Early every morning, before dawn if he can, Hashim Al-Hashimi goes running. Six miles, rain or shine, summer heat or bitter Michigan cold (Al-Hashimi works at the University of Michigan). His chosen route is hilly for a reason. Just at the uphill crests—when the muscle pain is sharpest and the body most wants to quit—that’s when his mind is sharpest. “Most of my thinking is at the top of a hill,” he says.
It was one such push that led to his biggest innovation in molecular visualization. Using a computer algorithm he developed and nuclear magnetic resonance imaging, Al-Hashimi recorded the atomic-scale contortions of RNA and DNA, long thought of in biology as relatively inflexible structures. Instead of holding one predominant form, Al-Hashimi found, RNA bends and wiggles into a predictable series of shapes as its atoms rotate around their bonds. Each shape is a potential target for RNA-attacking drugs. Using this new method, Al-Hashimi has already identified one molecule, called netilmicin, that can stop HIV replication by latching onto RNA where one of the virus’s essential proteins otherwise would.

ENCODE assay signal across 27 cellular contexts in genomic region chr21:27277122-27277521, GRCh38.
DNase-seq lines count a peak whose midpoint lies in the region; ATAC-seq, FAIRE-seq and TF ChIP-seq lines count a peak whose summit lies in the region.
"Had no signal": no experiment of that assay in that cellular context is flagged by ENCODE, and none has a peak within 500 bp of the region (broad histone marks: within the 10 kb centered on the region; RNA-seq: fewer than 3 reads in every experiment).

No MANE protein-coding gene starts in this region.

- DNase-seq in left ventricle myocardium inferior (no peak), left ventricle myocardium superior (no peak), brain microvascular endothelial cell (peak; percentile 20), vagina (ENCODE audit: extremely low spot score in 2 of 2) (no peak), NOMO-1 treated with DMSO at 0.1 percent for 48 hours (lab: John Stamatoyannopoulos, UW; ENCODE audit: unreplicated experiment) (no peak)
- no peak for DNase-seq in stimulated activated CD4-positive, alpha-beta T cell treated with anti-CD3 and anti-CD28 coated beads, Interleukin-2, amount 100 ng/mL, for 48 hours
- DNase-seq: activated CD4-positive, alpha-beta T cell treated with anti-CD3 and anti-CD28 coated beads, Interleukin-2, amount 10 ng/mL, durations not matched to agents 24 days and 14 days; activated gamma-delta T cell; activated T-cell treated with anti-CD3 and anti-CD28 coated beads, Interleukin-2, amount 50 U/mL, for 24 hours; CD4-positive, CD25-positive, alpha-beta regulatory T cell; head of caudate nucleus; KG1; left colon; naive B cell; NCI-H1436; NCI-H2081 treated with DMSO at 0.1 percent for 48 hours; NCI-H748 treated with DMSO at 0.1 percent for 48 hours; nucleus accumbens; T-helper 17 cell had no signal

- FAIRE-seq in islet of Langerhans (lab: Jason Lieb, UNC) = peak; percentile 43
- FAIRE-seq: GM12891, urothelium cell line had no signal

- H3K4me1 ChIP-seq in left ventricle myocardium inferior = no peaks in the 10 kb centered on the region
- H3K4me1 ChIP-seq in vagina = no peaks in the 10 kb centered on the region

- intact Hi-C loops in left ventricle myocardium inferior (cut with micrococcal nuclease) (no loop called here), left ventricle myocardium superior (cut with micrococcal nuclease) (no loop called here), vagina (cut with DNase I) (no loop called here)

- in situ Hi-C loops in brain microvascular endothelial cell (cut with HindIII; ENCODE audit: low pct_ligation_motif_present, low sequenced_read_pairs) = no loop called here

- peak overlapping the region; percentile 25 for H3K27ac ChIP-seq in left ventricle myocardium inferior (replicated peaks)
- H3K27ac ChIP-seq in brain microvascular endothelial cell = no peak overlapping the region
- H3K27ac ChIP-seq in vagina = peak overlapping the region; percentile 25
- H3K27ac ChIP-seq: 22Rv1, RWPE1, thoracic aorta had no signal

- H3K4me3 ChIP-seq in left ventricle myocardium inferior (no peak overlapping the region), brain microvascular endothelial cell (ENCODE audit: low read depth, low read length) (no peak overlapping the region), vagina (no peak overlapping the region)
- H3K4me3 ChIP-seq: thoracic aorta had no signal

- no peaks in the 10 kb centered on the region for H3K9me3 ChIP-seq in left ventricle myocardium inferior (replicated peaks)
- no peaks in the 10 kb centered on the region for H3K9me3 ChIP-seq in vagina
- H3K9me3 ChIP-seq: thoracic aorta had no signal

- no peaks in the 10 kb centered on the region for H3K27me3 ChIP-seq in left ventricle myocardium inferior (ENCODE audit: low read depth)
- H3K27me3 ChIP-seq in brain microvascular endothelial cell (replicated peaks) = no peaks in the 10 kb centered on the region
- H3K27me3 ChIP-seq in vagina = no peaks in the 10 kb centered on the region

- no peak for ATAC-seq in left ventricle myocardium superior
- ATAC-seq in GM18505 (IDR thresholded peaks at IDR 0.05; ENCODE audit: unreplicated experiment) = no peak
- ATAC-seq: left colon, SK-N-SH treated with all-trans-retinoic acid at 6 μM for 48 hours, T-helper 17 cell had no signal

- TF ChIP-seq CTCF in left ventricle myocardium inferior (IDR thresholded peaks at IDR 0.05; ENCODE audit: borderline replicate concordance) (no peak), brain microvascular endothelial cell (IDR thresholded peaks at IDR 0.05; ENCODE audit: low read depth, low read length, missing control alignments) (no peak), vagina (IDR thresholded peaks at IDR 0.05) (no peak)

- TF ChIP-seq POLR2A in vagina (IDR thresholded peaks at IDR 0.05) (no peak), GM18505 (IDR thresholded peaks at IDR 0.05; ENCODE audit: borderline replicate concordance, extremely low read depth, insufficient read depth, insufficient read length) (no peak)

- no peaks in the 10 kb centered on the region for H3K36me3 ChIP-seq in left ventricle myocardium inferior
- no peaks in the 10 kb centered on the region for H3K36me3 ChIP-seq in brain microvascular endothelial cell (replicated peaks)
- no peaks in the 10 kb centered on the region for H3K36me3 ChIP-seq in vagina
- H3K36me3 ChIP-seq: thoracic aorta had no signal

Al-Hashimi himself has always been in motion. He was born in Lebanon just before its civil war, and his family escaped to Greece soon thereafter. They then lived in Italy, Jordan, Wales and England. Soon after he started his Ph.D. at Yale, a labmate visualized a protein called myoglobin and couldn’t fit it to any single 3-D configuration. To Al-Hashimi, it seemed obvious that the protein was moving—everything in biology moves—but at the time, most biologists did not realize the extent to which biological macromolecules were moving. He realized then that revealing molecular motion would be his focus.
He’s now lived in Ann Arbor for nine years, longer than anywhere else, advising the scientists at his biotech start-up, Nymirum, and trying to view larger areas of DNA molecules. He says that being settled is somewhat strange, but he still runs every morning. It’s best if it’s still dark out. “Then there’s nothing to look at,” he says. “It’s just you and your brain.”